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I know this is a Trap site, but there are also people that shoot pistols.
I trust most of the information I receive off this site better than most of the others.

A friend has a bullet swedger for a 38/357 he wants to sell.

So.... I'm thinking about swedging bullets for my pistol.

Tell me about the in's and out's of this system?

Thank you,
Ajax
I have to ask this. Are you possibly swaging lead bullets or are simply going to resize and lube lead cast bullets. There is a big difference!

I use to buy swaged bullets and they were the best primarily because they weighed very close in the lot. I did cast many bullets and resize and lube them, but again the real swaged bullets were best and most often powder lubed.
 

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Discussion Starter #14
The unit used lead wire. There is a cutter with the set.
It has a press(Herter's) with the cutter.

That's about all I know about the system.
 

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The unit used lead wire. There is a cutter with the set.
It has a press(Herter's) with the cutter.

That's about all I know about the system.
That is enough to know about the system; it is definitely swaging, not resizing. I think you would be getting into something that is laborious, time-consuming and would take away from reloading fun. But it is up to you. Good luck.
 

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"Swage" is a variant spelling of "swedge".
Actually it's the other way around. Swage is the proper word.

Swedge is the "often used and mispronounced misspelling of the word swage, so let's call it a word."

From Merriam-Webster:

upload_2020-3-14_13-9-13.png
 

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Good advice given above...
If you shoot a lot, and the fellow will give you the set up and some lead --- it would be a good.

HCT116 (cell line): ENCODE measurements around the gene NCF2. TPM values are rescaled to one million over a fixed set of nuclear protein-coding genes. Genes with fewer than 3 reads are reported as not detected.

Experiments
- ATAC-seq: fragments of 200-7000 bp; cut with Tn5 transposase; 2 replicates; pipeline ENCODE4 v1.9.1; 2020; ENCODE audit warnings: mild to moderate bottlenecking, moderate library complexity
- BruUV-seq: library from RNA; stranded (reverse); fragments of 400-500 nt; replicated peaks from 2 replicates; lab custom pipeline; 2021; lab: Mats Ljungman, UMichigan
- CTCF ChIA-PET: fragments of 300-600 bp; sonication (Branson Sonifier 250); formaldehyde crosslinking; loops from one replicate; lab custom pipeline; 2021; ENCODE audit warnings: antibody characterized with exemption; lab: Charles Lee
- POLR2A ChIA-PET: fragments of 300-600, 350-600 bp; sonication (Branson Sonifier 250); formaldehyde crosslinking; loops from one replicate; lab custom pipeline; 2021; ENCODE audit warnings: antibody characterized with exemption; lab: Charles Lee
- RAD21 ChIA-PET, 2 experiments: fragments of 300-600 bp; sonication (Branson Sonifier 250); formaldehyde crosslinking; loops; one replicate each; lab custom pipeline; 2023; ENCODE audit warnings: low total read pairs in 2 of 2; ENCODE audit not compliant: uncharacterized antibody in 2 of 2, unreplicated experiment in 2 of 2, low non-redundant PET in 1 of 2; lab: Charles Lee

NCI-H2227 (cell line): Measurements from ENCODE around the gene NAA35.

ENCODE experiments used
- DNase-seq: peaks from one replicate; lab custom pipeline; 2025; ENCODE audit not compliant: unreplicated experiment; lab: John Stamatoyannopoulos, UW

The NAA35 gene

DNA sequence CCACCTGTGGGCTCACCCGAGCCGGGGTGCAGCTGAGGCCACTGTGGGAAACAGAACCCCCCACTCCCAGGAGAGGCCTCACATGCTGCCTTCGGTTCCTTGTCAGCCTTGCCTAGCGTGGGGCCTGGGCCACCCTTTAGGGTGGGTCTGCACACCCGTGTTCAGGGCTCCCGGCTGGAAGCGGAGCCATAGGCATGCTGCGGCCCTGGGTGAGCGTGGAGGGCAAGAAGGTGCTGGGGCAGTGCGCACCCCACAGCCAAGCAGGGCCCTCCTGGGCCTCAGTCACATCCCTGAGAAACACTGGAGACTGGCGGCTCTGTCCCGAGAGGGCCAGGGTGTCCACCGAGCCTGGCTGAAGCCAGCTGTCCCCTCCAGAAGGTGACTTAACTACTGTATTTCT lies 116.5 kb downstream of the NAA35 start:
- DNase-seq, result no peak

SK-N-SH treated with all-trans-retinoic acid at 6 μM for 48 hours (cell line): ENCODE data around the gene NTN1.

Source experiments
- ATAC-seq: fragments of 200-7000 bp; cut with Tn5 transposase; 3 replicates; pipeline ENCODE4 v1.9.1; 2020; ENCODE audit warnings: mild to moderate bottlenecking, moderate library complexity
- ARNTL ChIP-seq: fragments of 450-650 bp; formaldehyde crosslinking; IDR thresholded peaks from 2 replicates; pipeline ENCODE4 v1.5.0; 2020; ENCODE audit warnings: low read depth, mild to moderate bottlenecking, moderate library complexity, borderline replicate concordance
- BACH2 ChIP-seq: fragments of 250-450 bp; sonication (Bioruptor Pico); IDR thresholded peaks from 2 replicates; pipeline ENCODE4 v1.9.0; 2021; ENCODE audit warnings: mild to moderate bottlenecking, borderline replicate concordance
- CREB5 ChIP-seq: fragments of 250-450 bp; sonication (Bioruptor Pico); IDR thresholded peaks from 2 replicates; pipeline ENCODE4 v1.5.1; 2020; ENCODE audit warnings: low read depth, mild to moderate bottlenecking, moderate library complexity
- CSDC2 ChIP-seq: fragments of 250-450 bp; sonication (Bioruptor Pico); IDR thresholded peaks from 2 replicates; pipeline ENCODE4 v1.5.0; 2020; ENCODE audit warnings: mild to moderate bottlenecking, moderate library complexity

Otherwise, there are a lot of sources of excellent bullets out there.

On the other hand - if you are a gadget guy and love to tinker, then, if the price is Ok with you it would make an addition to your "stuff".
Like when I bought all the dies to make 45 acp shot loads using .308 cases ….. I will never load enough snake-loads to off set the price of the dies ….. But hey, it added to my "stuff".
 

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The unit used lead wire. There is a cutter with the set.
It has a press(Herter's) with the cutter.

That's about all I know about the system.
Run... Do not walk away from that system. Those days are gone and thank God they are.
 
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Is it a Saeco unit? That swages and lubricates cast bullets. If a person has a tight barrel and out of spec cast bullets, it will uniform them, avoiding leading. I have not used mine in years. I can buy good teflon or copper plated cast bullets cheaper than I can make them.


I did have a set of dies to swage .22 centerfire bullets out of lead wire and 22 rimfire brass. LOTS of work, and bullets that did not perform as well as Sierra Match Kings.

I generally like a little harder alloy in my cast bullets than most swaged bullets have.
Been there and done that! It was fun to shoot ground squirrels with my own bullets made from .22 LR brass but like you said... They were not nearly as accurate as Sierra Match Kings.